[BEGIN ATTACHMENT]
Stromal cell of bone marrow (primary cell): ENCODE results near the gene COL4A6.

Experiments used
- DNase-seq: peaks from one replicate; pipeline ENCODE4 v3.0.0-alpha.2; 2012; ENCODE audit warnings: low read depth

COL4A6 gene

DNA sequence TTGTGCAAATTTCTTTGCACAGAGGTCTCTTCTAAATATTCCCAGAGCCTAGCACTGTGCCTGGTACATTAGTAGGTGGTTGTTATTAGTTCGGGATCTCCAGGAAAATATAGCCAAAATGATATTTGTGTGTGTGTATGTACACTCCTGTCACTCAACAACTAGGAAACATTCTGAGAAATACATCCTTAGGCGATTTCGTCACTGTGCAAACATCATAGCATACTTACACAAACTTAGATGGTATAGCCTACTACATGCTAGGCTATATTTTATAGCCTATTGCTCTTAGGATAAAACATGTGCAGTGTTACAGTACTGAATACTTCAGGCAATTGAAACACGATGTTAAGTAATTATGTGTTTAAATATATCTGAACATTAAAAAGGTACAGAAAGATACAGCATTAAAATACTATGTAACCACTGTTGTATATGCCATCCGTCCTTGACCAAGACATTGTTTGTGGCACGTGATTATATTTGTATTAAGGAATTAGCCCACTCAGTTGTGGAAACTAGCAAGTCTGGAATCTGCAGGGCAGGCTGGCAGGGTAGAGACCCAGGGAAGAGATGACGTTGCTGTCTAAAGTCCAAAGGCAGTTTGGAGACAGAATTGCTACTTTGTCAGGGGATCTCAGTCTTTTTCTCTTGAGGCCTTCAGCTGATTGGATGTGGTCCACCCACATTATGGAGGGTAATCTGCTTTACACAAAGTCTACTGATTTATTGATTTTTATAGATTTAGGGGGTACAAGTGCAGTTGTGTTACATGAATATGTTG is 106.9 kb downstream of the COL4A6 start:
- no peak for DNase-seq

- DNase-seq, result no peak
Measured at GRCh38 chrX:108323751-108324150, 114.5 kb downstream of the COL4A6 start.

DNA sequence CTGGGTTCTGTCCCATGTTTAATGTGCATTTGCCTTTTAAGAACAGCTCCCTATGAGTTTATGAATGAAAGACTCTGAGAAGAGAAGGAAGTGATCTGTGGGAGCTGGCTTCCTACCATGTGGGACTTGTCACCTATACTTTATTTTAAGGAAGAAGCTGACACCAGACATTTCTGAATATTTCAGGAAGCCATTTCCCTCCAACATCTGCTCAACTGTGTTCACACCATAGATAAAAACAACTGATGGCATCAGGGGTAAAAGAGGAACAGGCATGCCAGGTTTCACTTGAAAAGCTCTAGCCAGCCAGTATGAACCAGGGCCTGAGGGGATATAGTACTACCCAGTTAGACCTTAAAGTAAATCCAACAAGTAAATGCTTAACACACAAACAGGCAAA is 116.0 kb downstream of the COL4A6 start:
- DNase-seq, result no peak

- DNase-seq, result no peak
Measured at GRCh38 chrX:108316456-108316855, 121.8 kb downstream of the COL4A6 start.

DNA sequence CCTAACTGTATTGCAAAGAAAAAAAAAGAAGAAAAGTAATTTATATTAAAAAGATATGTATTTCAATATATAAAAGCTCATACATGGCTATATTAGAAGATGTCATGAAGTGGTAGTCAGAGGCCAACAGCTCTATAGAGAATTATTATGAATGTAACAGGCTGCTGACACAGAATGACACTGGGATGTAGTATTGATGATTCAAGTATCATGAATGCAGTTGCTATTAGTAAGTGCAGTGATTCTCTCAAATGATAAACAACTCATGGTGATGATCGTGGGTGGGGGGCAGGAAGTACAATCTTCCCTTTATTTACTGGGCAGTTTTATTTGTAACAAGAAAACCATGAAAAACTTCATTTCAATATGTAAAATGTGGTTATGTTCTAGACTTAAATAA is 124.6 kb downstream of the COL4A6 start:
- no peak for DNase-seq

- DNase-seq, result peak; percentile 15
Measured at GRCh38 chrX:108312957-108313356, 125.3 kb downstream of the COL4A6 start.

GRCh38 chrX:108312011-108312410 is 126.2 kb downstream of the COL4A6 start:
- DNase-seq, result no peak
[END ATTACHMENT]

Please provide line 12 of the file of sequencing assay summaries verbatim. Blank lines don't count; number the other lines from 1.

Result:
Measured at GRCh38 chrX:108316456-108316855, 121.8 kb downstream of the COL4A6 start.